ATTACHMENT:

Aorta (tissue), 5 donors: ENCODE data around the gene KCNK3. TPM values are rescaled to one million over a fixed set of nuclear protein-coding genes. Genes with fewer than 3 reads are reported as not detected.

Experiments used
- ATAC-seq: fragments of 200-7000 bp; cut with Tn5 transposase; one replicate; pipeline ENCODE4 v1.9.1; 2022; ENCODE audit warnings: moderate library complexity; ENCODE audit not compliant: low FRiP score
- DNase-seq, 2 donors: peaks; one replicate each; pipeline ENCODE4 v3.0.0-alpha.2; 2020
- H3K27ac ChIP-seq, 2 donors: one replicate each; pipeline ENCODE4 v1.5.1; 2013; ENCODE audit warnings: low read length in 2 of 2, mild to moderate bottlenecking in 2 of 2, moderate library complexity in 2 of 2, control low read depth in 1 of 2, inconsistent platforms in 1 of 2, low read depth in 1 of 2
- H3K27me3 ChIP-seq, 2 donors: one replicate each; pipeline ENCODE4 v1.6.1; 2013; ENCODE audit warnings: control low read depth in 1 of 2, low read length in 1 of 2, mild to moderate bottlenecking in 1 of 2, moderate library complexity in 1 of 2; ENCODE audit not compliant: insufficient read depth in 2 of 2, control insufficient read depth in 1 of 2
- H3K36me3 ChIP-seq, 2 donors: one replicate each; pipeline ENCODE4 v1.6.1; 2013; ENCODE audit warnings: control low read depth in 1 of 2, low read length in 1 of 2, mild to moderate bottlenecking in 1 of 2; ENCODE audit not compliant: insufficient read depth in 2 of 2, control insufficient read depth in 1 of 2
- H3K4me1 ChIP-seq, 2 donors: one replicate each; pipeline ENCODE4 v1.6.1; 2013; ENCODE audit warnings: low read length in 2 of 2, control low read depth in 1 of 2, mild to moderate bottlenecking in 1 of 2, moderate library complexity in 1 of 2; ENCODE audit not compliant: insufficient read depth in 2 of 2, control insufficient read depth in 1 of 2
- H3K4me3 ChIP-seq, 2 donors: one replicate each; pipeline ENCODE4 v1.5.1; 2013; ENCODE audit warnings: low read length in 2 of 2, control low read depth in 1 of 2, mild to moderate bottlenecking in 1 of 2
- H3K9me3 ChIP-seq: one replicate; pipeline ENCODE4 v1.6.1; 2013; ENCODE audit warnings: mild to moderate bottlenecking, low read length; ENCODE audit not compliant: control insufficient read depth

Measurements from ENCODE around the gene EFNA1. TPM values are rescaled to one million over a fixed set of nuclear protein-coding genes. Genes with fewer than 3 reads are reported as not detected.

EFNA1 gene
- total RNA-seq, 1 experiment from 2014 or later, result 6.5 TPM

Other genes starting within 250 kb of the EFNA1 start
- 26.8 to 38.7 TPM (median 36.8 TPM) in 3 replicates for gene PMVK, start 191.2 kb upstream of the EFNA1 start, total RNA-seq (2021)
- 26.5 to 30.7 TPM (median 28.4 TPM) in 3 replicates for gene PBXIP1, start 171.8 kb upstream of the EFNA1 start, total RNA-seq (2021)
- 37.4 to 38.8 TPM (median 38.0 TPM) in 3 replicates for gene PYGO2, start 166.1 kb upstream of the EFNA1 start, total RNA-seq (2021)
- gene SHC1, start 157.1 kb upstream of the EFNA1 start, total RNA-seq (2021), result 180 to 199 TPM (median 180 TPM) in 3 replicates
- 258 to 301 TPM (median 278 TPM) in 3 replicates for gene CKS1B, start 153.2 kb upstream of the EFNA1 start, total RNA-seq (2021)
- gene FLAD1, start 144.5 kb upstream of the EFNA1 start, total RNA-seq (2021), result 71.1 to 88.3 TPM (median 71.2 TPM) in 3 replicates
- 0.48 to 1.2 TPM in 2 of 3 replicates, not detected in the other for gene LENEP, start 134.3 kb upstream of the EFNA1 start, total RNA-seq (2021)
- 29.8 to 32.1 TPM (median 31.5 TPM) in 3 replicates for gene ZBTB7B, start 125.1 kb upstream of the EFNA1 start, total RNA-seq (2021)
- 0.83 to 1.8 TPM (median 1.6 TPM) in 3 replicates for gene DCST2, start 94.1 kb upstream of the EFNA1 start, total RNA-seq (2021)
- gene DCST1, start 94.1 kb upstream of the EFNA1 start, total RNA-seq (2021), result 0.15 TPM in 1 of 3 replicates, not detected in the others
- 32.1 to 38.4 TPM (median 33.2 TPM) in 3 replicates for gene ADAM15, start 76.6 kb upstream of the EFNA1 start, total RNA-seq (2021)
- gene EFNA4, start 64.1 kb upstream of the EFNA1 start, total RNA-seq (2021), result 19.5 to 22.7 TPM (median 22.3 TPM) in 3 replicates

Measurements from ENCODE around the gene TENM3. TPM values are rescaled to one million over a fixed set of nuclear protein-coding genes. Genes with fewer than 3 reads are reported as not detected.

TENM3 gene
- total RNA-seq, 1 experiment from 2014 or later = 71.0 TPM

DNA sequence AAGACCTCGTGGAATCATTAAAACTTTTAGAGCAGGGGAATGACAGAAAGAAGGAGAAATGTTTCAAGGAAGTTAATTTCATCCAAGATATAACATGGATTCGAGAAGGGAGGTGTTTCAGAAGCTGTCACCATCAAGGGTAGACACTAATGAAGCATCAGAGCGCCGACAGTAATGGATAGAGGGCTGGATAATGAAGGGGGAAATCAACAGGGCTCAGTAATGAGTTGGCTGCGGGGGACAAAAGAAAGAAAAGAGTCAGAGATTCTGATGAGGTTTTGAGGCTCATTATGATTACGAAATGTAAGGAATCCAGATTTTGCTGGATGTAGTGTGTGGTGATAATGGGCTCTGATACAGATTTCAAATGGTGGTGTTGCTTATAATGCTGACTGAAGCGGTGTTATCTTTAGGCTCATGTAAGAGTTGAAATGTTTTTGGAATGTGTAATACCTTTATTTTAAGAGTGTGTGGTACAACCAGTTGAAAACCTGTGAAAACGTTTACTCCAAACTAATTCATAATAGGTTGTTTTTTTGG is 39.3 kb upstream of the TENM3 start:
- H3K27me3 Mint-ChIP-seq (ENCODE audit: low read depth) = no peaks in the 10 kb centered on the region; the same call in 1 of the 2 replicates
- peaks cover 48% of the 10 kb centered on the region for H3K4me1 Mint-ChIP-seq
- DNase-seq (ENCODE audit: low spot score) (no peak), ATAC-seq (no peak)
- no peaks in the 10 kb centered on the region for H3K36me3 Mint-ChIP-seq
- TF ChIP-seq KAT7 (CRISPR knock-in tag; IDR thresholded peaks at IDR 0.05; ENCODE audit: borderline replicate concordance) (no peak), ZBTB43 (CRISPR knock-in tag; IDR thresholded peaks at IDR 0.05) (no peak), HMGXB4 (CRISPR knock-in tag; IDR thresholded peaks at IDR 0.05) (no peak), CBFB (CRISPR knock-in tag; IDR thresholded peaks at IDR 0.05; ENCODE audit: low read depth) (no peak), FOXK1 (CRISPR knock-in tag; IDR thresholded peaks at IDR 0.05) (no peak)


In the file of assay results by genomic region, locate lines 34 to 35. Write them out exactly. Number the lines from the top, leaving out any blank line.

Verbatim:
- no peaks in the 10 kb centered on the region for H3K36me3 Mint-ChIP-seq
- TF ChIP-seq KAT7 (CRISPR knock-in tag; IDR thresholded peaks at IDR 0.05; ENCODE audit: borderline replicate concordance) (no peak), ZBTB43 (CRISPR knock-in tag; IDR thresholded peaks at IDR 0.05) (no peak), HMGXB4 (CRISPR knock-in tag; IDR thresholded peaks at IDR 0.05) (no peak), CBFB (CRISPR knock-in tag; IDR thresholded peaks at IDR 0.05; ENCODE audit: low read depth) (no peak), FOXK1 (CRISPR knock-in tag; IDR thresholded peaks at IDR 0.05) (no peak)